Coatopa Presbyterian Church | Sumter County Alabama | c. 1901
Today it might not look like much, but this little white chapel is all that remains to mark the story of an Alabama community that used to stand here.
Founded in 1847 by J.R. Larkins, Coatopa Alabama was built around the East Tennessee, Virginia, and Georgia Railroad that brought rail lines to the South in the 19th century. The small community experienced modest growth but didn’t have its own post office until after the end of the Civil War in 1866.
In 1892, an organizational meeting was held to establish a Presbyterian Church here and this building was completed in the following years. By 1900, Coatopa, from the Choctaw Indian words for ‘wounded panther,’ had a cotton gin, a doctor’s office, a school, and multiple merchants, including the Stewart & Parker store, said to be the biggest and well-stocked in the county at the turn of the century.
The rest of the information I have been able to gather about the community of Coatopa comes from old newspaper articles that help us to better understand what life might’ve been like here.
Like the many mentions of ice cream socials in 1893, 1917, and 1921 that the women’s club hosted to raise money for school supplies and bibles. An announcement from 1924 inviting the community to a wedding at this church. Or like the announcements I found from 1932 and 1942 notifying the community of the funeral services of young townspeople who passed too soon.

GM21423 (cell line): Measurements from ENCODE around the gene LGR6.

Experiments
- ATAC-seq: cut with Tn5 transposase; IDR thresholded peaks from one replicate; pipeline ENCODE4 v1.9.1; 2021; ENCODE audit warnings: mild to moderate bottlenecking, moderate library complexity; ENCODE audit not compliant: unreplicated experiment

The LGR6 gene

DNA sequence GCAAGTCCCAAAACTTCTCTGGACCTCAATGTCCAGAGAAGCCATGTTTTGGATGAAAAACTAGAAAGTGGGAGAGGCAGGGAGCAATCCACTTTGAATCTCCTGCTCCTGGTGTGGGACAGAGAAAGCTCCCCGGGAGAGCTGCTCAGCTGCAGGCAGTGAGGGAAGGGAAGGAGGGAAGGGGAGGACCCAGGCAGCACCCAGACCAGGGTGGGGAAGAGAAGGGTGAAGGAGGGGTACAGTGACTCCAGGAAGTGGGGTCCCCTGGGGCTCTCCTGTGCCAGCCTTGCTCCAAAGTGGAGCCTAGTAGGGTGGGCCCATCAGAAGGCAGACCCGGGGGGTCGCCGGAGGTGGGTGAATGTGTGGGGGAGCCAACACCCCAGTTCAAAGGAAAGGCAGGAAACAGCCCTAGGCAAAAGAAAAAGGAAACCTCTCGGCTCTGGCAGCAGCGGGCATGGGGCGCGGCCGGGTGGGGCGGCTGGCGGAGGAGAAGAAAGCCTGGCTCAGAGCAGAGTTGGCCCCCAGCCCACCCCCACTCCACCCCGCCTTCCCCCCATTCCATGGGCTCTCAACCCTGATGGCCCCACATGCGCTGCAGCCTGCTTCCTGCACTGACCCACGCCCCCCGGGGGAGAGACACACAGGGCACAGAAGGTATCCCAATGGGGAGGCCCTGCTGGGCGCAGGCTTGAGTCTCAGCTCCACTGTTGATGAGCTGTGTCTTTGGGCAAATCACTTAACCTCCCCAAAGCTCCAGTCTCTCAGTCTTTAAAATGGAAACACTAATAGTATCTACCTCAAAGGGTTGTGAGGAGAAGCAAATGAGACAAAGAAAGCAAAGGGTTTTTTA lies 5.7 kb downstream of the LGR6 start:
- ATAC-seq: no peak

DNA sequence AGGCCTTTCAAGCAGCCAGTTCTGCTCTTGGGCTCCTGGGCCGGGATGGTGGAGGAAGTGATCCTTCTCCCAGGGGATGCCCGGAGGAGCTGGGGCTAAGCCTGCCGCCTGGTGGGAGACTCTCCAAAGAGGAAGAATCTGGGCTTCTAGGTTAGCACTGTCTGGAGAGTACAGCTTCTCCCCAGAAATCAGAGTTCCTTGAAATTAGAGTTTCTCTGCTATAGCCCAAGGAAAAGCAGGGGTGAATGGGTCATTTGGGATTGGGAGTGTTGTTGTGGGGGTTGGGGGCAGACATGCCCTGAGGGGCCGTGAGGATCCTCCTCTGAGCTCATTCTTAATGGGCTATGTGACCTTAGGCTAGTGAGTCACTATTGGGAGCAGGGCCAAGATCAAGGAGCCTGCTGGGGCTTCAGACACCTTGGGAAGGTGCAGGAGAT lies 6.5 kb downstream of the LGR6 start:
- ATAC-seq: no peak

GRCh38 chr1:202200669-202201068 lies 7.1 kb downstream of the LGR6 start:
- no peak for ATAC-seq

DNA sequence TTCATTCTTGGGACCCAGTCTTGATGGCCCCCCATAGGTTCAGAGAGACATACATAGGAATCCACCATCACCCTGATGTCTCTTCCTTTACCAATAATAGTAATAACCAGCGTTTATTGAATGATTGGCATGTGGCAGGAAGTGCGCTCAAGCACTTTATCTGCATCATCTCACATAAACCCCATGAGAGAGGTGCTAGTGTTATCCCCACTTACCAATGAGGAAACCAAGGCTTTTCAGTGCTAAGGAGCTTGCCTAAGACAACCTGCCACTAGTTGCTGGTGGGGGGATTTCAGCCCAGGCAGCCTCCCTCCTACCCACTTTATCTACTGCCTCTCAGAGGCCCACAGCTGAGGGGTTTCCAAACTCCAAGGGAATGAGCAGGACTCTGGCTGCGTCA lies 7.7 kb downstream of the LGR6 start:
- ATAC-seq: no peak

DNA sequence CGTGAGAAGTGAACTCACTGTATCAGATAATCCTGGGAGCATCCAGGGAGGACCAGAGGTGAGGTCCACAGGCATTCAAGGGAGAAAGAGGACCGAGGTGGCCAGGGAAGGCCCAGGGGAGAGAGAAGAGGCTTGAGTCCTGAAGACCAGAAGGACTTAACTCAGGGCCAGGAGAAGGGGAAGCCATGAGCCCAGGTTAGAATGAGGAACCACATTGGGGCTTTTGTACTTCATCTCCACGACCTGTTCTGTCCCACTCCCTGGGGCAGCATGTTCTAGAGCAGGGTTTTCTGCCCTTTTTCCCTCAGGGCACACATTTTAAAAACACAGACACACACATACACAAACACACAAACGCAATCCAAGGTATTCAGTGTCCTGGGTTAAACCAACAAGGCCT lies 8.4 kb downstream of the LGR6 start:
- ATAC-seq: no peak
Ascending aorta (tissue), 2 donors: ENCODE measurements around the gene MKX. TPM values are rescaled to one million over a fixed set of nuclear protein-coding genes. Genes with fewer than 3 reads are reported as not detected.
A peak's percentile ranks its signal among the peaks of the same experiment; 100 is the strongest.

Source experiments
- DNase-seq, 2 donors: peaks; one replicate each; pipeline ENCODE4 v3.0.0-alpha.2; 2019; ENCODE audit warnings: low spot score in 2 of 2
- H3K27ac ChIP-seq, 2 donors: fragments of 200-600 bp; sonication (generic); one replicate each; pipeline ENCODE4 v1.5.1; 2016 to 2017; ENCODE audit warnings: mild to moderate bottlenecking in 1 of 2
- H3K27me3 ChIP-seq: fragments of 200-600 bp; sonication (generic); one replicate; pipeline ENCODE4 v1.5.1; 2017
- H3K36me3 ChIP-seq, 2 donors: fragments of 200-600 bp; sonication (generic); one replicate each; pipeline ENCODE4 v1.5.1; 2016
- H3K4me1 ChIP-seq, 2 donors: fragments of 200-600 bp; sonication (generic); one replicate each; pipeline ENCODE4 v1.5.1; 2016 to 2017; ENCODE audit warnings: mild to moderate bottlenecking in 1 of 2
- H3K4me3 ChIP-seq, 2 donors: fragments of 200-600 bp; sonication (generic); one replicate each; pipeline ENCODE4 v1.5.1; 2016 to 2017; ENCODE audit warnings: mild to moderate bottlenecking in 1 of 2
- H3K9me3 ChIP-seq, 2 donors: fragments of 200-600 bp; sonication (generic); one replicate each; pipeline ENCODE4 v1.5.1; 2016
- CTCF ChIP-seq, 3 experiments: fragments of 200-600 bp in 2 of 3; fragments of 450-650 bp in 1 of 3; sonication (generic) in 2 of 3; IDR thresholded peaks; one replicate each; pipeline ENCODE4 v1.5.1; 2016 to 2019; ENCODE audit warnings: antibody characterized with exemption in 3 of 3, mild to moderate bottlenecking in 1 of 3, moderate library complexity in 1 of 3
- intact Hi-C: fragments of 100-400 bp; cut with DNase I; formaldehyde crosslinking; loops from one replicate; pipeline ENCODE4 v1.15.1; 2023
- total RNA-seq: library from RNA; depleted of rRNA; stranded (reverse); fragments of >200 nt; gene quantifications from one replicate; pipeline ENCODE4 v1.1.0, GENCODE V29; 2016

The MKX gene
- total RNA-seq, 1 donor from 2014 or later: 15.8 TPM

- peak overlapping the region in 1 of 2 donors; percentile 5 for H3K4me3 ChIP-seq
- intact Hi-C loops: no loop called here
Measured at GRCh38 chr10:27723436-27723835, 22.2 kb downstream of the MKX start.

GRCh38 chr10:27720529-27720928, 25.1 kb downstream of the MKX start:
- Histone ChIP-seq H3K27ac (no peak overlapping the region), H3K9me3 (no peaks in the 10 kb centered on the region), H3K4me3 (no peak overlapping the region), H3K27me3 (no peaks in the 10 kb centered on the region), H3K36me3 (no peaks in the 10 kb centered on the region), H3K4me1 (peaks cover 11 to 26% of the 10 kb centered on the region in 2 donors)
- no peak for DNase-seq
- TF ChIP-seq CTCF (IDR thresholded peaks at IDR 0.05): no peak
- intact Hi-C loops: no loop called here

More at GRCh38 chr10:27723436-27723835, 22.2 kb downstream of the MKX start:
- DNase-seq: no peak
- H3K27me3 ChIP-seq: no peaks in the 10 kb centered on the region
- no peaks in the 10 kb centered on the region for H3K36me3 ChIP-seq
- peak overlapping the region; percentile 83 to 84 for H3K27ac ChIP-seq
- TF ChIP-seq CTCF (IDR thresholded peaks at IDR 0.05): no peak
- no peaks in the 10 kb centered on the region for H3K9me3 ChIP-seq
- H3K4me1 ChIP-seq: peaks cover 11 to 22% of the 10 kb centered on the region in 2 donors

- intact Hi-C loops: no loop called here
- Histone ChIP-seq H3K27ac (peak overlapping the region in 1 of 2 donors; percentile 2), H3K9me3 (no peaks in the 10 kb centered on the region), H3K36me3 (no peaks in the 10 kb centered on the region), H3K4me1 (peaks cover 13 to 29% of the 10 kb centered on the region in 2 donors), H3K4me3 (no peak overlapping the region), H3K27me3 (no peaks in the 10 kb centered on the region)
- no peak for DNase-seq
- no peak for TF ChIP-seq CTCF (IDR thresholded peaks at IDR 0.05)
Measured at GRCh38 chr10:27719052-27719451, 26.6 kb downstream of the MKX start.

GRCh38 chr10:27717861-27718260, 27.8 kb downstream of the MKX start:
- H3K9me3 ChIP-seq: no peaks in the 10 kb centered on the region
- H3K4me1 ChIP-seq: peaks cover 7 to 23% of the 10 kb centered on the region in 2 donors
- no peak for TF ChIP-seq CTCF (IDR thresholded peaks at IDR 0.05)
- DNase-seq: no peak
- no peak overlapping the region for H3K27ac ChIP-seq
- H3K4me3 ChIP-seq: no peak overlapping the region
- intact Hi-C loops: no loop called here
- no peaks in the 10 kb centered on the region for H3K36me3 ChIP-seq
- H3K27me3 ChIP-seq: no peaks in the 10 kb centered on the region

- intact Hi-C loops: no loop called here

There isn’t a clear reason why this community disappeared but by the 1980s, population decline took its toll and led to the closure of the post office in 1986. By the mid-1990s, this church had closed too. The post office, stores, school, and homes that used to stand here are long gone, leaving only this magnificent church behind.
Sometime in the early 2000s, the building was acquired by the Sumter County Historical Society and donated to the University of West Alabama. Plans began to relocate and restore the church on their campus but never became a reality, so she sits here, filled with a colony of bats that now call it home.